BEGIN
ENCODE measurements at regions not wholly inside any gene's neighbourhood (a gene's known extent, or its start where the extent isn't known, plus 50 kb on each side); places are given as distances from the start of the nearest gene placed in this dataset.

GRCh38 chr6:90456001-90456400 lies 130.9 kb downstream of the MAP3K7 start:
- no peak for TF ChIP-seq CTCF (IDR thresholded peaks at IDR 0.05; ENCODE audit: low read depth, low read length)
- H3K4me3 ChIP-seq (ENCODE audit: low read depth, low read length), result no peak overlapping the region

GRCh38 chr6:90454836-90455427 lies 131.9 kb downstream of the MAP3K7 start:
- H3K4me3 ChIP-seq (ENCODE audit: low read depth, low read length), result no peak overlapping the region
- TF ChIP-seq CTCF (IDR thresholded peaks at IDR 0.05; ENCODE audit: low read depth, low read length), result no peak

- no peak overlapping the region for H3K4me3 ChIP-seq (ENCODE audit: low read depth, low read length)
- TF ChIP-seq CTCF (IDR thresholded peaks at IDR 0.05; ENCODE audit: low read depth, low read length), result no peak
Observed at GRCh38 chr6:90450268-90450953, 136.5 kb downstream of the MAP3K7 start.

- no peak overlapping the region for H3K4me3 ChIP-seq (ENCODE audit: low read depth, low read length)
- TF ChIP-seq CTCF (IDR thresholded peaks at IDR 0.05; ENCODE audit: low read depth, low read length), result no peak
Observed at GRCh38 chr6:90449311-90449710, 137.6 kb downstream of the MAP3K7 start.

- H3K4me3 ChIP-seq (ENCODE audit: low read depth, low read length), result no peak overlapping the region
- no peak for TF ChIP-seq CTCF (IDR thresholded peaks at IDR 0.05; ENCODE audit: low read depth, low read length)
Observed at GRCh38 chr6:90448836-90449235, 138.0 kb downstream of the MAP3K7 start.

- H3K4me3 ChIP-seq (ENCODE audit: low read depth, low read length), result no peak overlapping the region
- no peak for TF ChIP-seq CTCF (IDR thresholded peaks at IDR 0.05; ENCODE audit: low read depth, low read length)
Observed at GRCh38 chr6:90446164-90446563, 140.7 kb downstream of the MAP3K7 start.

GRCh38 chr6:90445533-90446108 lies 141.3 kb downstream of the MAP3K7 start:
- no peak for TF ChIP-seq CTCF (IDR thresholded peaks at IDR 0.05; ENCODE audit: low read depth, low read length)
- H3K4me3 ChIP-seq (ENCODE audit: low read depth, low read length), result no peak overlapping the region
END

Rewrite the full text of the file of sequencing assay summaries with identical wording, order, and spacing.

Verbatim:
ENCODE measurements at regions not wholly inside any gene's neighbourhood (a gene's known extent, or its start where the extent isn't known, plus 50 kb on each side); places are given as distances from the start of the nearest gene placed in this dataset.

GRCh38 chr6:90456001-90456400 lies 130.9 kb downstream of the MAP3K7 start:
- no peak for TF ChIP-seq CTCF (IDR thresholded peaks at IDR 0.05; ENCODE audit: low read depth, low read length)
- H3K4me3 ChIP-seq (ENCODE audit: low read depth, low read length), result no peak overlapping the region

GRCh38 chr6:90454836-90455427 lies 131.9 kb downstream of the MAP3K7 start:
- H3K4me3 ChIP-seq (ENCODE audit: low read depth, low read length), result no peak overlapping the region
- TF ChIP-seq CTCF (IDR thresholded peaks at IDR 0.05; ENCODE audit: low read depth, low read length), result no peak

- no peak overlapping the region for H3K4me3 ChIP-seq (ENCODE audit: low read depth, low read length)
- TF ChIP-seq CTCF (IDR thresholded peaks at IDR 0.05; ENCODE audit: low read depth, low read length), result no peak
Observed at GRCh38 chr6:90450268-90450953, 136.5 kb downstream of the MAP3K7 start.

- no peak overlapping the region for H3K4me3 ChIP-seq (ENCODE audit: low read depth, low read length)
- TF ChIP-seq CTCF (IDR thresholded peaks at IDR 0.05; ENCODE audit: low read depth, low read length), result no peak
Observed at GRCh38 chr6:90449311-90449710, 137.6 kb downstream of the MAP3K7 start.

- H3K4me3 ChIP-seq (ENCODE audit: low read depth, low read length), result no peak overlapping the region
- no peak for TF ChIP-seq CTCF (IDR thresholded peaks at IDR 0.05; ENCODE audit: low read depth, low read length)
Observed at GRCh38 chr6:90448836-90449235, 138.0 kb downstream of the MAP3K7 start.

- H3K4me3 ChIP-seq (ENCODE audit: low read depth, low read length), result no peak overlapping the region
- no peak for TF ChIP-seq CTCF (IDR thresholded peaks at IDR 0.05; ENCODE audit: low read depth, low read length)
Observed at GRCh38 chr6:90446164-90446563, 140.7 kb downstream of the MAP3K7 start.

GRCh38 chr6:90445533-90446108 lies 141.3 kb downstream of the MAP3K7 start:
- no peak for TF ChIP-seq CTCF (IDR thresholded peaks at IDR 0.05; ENCODE audit: low read depth, low read length)
- H3K4me3 ChIP-seq (ENCODE audit: low read depth, low read length), result no peak overlapping the region